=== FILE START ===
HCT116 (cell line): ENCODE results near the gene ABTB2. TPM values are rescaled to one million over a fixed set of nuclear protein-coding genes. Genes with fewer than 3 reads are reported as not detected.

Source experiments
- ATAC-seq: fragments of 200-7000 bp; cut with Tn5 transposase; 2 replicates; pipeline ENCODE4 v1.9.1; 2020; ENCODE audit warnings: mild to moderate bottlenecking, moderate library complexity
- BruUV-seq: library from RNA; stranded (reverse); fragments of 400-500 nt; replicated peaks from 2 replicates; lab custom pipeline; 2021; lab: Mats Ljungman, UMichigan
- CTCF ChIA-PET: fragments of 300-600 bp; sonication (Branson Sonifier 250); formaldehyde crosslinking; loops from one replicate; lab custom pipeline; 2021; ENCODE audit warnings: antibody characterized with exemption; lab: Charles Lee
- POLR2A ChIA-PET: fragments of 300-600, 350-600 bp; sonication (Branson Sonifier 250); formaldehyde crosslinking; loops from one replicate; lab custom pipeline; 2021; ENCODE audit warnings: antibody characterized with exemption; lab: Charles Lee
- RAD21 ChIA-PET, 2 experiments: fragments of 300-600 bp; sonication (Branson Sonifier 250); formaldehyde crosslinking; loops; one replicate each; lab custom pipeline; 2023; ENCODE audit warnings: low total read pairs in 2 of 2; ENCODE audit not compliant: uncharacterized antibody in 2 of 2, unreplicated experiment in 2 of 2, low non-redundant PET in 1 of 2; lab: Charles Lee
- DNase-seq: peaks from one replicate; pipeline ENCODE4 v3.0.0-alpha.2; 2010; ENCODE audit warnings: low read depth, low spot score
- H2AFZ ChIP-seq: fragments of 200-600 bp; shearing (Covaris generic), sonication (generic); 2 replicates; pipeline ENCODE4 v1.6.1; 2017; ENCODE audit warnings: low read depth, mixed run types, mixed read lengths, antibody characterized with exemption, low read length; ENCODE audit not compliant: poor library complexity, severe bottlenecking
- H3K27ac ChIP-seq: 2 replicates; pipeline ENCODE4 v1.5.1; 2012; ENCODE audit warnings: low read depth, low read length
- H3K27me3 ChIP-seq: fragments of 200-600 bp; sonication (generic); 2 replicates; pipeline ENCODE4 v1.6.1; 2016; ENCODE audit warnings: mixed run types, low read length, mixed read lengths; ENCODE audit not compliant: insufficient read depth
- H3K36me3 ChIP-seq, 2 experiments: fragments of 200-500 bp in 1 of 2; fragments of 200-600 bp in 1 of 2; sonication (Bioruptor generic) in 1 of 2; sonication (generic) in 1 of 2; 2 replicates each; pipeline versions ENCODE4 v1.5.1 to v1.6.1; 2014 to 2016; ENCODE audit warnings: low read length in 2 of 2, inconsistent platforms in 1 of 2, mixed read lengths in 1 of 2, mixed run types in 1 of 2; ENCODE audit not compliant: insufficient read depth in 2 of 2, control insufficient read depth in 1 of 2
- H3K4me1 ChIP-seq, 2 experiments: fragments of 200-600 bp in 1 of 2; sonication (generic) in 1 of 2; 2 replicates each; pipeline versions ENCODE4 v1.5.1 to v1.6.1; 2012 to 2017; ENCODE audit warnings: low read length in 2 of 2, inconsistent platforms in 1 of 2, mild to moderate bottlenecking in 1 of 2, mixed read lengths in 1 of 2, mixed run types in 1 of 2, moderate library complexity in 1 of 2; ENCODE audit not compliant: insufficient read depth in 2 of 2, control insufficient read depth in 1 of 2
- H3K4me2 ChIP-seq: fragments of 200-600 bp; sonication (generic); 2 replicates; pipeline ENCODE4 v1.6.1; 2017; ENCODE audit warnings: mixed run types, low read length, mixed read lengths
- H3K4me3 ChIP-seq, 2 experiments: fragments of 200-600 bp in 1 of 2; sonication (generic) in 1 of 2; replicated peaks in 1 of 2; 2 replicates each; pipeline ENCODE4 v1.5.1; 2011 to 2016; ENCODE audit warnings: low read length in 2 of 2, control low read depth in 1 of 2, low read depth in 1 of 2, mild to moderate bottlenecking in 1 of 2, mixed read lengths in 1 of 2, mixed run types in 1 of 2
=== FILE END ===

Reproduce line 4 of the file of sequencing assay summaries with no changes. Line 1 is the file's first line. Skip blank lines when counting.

- BruUV-seq: library from RNA; stranded (reverse); fragments of 400-500 nt; replicated peaks from 2 replicates; lab custom pipeline; 2021; lab: Mats Ljungman, UMichigan